Published on April 20, 2023 by Eugene Ho

Baker Academic, 2021 | 544 pages

A Brief Book Summary from Books At a Glance

by Steve West


About the Author

Herman Bavinck (1854-1921) was an important theologian, professor, and author in the Dutch-Calvinistic tradition. Today he is best known for his multi-volume Reformed Dogmatics, but Reformed Ethics is also a significant and influential addition to the field of ethics from a Reformed perspective.


Table of Contents

[Note: This second volume of Bavinck’s Ethics is a continuation of the first volume, and so the chapter numbers begin with 13 since the first volume ended with chapter 12.]

Chapter 13 Duties, Precepts and Counsels, Adiaphora
Chapter 14 Collision and Classification of Duties
Chapter 15 No Other Gods; No Images
Chapter 16 The Honor of God’s Name
Chapter 17 The Sabbath
Chapter 18 General Bodily Duties to Self
Chapter 19 Basic Necessities of Bodily Life
Chapter 20 Bodily Duties to Our Souls
Chapter 21 Loving Our Neighbor




Chapter 13: Duties, Precepts and Counsels, Adiaphora

Duty and obligation involve binding our consciences to law. There are absolute obligations tied to what is intrinsically good, and there are relative obligations tied to what is permissible. Precepts represent the former category and counsels the latter. It is a false dichotomy to set morality as imitating Christ over and against morality as following the law. Christ did not come to abolish the law but to fulfill it, strengthening the law, properly interpreting it, and showing the riches of its spiritual significance. The Apostles followed Torah, but were able to move past the ceremonial laws which were fulfilled by Christ and into the freedom of Christian liberty in the Spirit. Biblically speaking, we are to ask about our relationship to the law rather than about our relationship to duty. The law does not give life, but neither does it condemn those who are in Christ. In Christ and the Spirit, believers are empowered to joyfully obey God’s law in freedom, demonstrating their new life in him. By faith we uphold the moral content of the law. The Spirit does not reveal different content, but helps God’s children see the meaning of the law. Christians obey the law and fulfill their duties out of love for God.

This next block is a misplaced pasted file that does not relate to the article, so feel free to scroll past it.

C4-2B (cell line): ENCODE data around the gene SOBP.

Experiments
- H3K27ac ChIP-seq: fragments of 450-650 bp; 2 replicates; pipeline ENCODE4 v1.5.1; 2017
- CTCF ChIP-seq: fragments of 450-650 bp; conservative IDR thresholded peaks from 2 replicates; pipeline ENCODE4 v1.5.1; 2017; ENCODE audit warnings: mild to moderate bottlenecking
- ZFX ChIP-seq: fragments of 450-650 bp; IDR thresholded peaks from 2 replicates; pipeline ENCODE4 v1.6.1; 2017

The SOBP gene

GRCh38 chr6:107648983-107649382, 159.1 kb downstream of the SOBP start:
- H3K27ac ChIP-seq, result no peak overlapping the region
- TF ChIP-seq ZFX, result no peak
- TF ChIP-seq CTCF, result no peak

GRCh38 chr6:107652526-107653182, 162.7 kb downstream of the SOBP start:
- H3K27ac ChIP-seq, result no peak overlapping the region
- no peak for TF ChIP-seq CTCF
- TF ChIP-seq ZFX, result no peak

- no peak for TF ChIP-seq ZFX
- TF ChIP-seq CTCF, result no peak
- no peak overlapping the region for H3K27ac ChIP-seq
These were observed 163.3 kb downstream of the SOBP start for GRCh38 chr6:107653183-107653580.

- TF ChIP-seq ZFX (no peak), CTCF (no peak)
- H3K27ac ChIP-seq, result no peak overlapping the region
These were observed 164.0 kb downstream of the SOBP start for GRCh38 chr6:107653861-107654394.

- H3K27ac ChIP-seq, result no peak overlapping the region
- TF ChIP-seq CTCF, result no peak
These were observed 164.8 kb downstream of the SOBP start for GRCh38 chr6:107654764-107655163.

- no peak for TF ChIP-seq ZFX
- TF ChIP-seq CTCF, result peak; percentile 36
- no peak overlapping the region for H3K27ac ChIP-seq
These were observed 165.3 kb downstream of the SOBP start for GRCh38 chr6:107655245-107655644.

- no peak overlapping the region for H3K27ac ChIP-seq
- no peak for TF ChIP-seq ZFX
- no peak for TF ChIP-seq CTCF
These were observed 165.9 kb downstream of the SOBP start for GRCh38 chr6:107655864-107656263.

In the Reformed tradition of ethics, the Decalogue is central to moral commands. Christians are not legalistic (practicing nomism), but neither are they lawless (practicing antinomianism). The ontological nature of God, and our ontological nature as creatures bearing his image, require the upholding of God’s law. Love is the one word that summarizes the law, and the Golden Rule (Matt 7:12) is the central principle of duty. Christianity does have both precepts and counsels, but the latter are not to be restricted to a uniquely spiritual subset who have received a higher calling. As in philosophy, theologians have debated adiaphora (i.e., things that are indifferent morally); many are not convinced that this is a legitimate category. In Scripture, freedom is in the law, not outside of the law, so discussions about things that are permissible need to take place in that context. There are numerous things that may be done, but nothing should be done that is proscribed by God’s law. Proscription presupposes sin, and since God’s law is given to a sinful people, there are many commands cast in a negative form. . . .

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Baker Academic, 2021 | 544 pages

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